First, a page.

“I love our life,” Pippi said with a sigh one day.
“I love our life, too, mikrí mou.”
They were seated by the window in their favorite cafe in Isla de Flores, with both of them nursing mugs of steaming hot coffee between their hands.
“I’m just so thankful you gave my town a chance,” his wife said shyly. “I know you’ve yet to make any friends here, and while the people here aren’t as sophisticated as your friends, they’re all very nice, and you’ll find them great company, too.”
Acheron only nodded, thinking it was too soon to shatter Pippi’s illusions about how “simple” Isla de Flores was. As he found more and more time to explore the town and meet the other locals, he had come to realize that IDF seemed to have the highest population of secret millionaires in the entire state. And in this case, he was using the word ‘millionaire’ rather loosely, having realized that these men had deliberately avoided crossing the billion-dollar mark to avoid being in the limelight.
The owner of the cafe they were in, the town’s sole lawyer, the guy managing the corner bookstore and even IDF’s own mayor – Acheron, because of his rather extensive connections, had known who they all were despite their rather convincing attempt in downplaying their wealth.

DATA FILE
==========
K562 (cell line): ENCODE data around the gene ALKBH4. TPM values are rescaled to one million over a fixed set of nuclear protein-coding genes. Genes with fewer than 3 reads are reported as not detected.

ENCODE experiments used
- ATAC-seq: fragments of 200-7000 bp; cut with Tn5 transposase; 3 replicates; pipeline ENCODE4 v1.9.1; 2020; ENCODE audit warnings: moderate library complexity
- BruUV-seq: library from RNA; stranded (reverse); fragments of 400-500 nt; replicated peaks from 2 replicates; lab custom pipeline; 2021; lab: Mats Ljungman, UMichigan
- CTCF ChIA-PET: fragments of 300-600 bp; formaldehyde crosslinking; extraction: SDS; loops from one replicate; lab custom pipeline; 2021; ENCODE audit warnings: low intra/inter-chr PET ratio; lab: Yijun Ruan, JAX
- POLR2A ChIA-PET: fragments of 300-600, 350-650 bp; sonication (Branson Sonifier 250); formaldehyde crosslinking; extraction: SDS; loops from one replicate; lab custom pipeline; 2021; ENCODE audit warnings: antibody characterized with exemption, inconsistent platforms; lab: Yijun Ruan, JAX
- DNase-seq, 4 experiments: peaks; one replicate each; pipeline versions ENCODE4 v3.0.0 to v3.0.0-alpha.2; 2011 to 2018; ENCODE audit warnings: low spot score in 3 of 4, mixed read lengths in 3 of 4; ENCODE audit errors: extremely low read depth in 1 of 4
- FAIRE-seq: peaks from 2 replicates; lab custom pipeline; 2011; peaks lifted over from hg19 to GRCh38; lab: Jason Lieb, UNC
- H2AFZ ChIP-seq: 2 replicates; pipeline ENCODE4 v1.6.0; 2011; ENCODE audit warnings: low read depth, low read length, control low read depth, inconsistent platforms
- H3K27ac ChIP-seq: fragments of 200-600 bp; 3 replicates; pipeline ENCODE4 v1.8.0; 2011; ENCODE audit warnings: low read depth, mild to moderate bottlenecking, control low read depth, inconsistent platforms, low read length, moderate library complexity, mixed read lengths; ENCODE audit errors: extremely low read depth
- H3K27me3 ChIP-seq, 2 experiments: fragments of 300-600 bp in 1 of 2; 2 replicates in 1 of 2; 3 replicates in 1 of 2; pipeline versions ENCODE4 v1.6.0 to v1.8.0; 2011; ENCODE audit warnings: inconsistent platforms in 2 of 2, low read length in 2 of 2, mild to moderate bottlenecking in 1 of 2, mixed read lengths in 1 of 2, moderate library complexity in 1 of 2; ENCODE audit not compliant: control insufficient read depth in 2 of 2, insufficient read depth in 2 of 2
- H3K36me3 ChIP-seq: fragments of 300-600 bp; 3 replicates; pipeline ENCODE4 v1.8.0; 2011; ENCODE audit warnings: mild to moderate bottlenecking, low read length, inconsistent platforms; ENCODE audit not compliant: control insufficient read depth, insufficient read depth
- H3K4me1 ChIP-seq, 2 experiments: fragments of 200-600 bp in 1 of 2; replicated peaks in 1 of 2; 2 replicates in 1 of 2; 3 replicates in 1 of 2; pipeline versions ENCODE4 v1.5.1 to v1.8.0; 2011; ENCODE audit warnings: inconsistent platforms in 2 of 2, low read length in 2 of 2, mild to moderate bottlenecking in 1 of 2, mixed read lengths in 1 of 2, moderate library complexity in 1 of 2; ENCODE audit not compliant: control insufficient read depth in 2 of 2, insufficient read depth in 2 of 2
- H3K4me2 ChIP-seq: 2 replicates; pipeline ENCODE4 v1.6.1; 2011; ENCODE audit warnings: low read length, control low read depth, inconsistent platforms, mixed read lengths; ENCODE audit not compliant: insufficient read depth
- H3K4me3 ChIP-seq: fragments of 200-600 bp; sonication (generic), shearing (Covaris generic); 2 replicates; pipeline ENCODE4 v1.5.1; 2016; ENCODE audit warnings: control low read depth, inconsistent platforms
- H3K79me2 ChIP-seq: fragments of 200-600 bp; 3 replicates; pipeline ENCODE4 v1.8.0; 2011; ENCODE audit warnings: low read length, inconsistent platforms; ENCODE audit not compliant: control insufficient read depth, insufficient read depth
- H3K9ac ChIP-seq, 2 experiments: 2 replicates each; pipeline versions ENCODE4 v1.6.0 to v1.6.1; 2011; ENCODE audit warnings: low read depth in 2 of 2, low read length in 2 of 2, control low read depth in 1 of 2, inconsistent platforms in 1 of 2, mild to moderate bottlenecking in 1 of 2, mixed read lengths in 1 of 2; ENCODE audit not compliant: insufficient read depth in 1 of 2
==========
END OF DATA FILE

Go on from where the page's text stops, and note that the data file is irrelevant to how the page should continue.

Even Alistair had moved to IDF recently, and thinking about this made Acheron frown as he recalled the last time he was at the local hospital. “Has Vik mentioned anything to you about finding a boyfriend?”
“Vik? My man-hating sister Vik?” Pippi shook her head with a laugh. “That’s impossible.”
And yet he had seen Vik and Alistair together.
“Why do you ask?” his wife questioned curiously.
“Just a thought.” Whatever was going on between those two was up to them. There were other better ways to spend the time than meddling in other people’s businesses, and speaking of which—
Pippi straightened up in her seat in shock when she felt Acheron touch her knee under the table. Her gaze flying to his, she frantically shook her head –
But then she felt his fingers start creeping up.
“Open your legs, mikrí mou.” Her husband’s voice was low and husky, a voice meant to seduce and own. “You know you want to.”
Lud, lud, lud.
But because he was right, her legs slowly parted —
I love our life.